“Oh, it’s good that you aren’t paying your authors that much,” the professional author told me. “That way the sale to you doesn’t count and disqualify them for the Campbell Award.”
I didn’t realize how patronizing the comment was until months later.
Which meant she was absolutely right.
I had no idea what I was getting into. No idea of the complexities, the amount of work… and especially, no idea of the degree of predatory bullshit that existed in publishing.
It hasn’t gotten better.
If anything, it’s gotten worse. Random Penguin House outright owns Author Solutions, one of the biggest scam vanity publishers out there. F+W Media – you know, Writer’s Digest yes, THOSE folks – have their own crappy vanity press.
Even if you manage to stay away from the vanity press bullshit, you’ve got crappy contests like the Dark Crystal one that are run by huge, supposedly respected names in publishing. So you go with small presses, right? They’re small enough that reputation is important… except there is so much information inequality that people still don’t realize that requiring author copies at markup is a bullshit way for publishers to make a profit.
I didn’t know any of that. I was – and probably still am – one of the well-meaning noobs who doesn’t have a clue of how crappy things are. And when I get outraged by the complete and utter bullshit perpetrated by people who call themselves “publishers”, so many of my writer friends just shrug and say that’s the way things are.
I am inexperienced and innocent enough that such behavior outrages me. It upsets me, when people who call themselves “publishers” – just like myself – do horrible exploitative things to authors. When fellow authors, people in the same position as I, look at me sideways because they’ve learned that “publisher” means “bastard who will take advantage of me”.
If I knew all that going in, I might have decided to do something else.
Consider this, for a second. SIDEKICKS! had a bit of a slump in the second quarter sales – and when you start disbursing royalties in an anthology with twenty people… well, it can get kind of small.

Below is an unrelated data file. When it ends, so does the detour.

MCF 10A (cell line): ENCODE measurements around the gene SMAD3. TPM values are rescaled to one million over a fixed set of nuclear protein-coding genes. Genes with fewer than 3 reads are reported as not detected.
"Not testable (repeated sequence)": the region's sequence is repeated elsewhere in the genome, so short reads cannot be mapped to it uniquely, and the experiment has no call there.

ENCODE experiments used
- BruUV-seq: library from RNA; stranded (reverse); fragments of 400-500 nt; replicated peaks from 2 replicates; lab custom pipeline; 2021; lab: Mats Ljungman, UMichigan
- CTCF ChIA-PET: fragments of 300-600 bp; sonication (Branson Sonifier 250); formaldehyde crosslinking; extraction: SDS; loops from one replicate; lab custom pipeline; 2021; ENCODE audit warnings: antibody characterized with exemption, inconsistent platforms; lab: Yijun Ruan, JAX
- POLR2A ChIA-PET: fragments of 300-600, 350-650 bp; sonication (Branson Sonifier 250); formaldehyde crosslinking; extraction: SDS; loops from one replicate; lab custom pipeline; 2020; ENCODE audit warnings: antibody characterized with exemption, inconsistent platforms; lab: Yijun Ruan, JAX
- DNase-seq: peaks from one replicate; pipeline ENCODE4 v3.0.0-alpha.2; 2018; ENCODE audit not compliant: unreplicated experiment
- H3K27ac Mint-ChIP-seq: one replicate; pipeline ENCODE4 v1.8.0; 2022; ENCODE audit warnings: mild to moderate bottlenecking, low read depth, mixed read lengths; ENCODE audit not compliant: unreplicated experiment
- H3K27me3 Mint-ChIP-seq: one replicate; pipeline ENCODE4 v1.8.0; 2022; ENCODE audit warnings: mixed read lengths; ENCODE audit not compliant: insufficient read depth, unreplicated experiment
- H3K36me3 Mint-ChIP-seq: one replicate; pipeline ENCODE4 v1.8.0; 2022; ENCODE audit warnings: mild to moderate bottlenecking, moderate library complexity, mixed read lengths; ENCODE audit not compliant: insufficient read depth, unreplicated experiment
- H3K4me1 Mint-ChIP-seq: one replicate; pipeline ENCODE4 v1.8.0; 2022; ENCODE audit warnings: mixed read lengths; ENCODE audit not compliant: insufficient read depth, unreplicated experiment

Neal Litherland commented on Facebook about the size of the disbursement, and I apologized:
I have no words because I think I am barely holding up my end of the bargain. I don’t think I’m doing enough, I’m barely meeting the basic levels of human decency, and somehow that’s exemplary.
Perhaps if I was less of a well-meaning innocent, perhaps if I were more experienced, I would be jaded. I would have outrage fatigue. I would stop trying to educate people and concentrate on making myself money. I’d stop pissing off (or at least irritating) people with power and authority and just settle. I am not born to this sort of thing. But a few years ago, I looked around and I didn’t see where anyone else was.
And though I’ve looked back, I haven’t stopped.
As with the last few years, I’ve got a whole series of posts coming up during the week of GenCon. (2010 had “Pirates, pirates Everywhere”, 2011 had some stuff about scamming and publishers justifying their existence, and 2012 was about Self-Confidence and Self-Doubt.) This year I’m going to share what I’ve learned about contracts over the course of the week. Not because I’m a lawyer (I’m not) or I’m a total expert (I’m not) – but because I want to share what I’ve learned.
If you’ve found any of these posts useful, give a listen to Alasdair Stuart read his introduction to SIDEKICKS!.
I’m really fond of Alasdair’s work, and I’m fond of this book. I know how many stories Sarah Hans rejected for this anthology. I know that a good anthology isn’t just a bunch of stories thrown together, and I think Sarah did a great job with this book. Alasdair thought so too, and his joy and love for the genre and the stories shines through.
Give it a listen, then check out the book at sidekicks.alliterationink.com.
And join me next week as we keep learning more so that eventually we won’t have to be outraged any longer.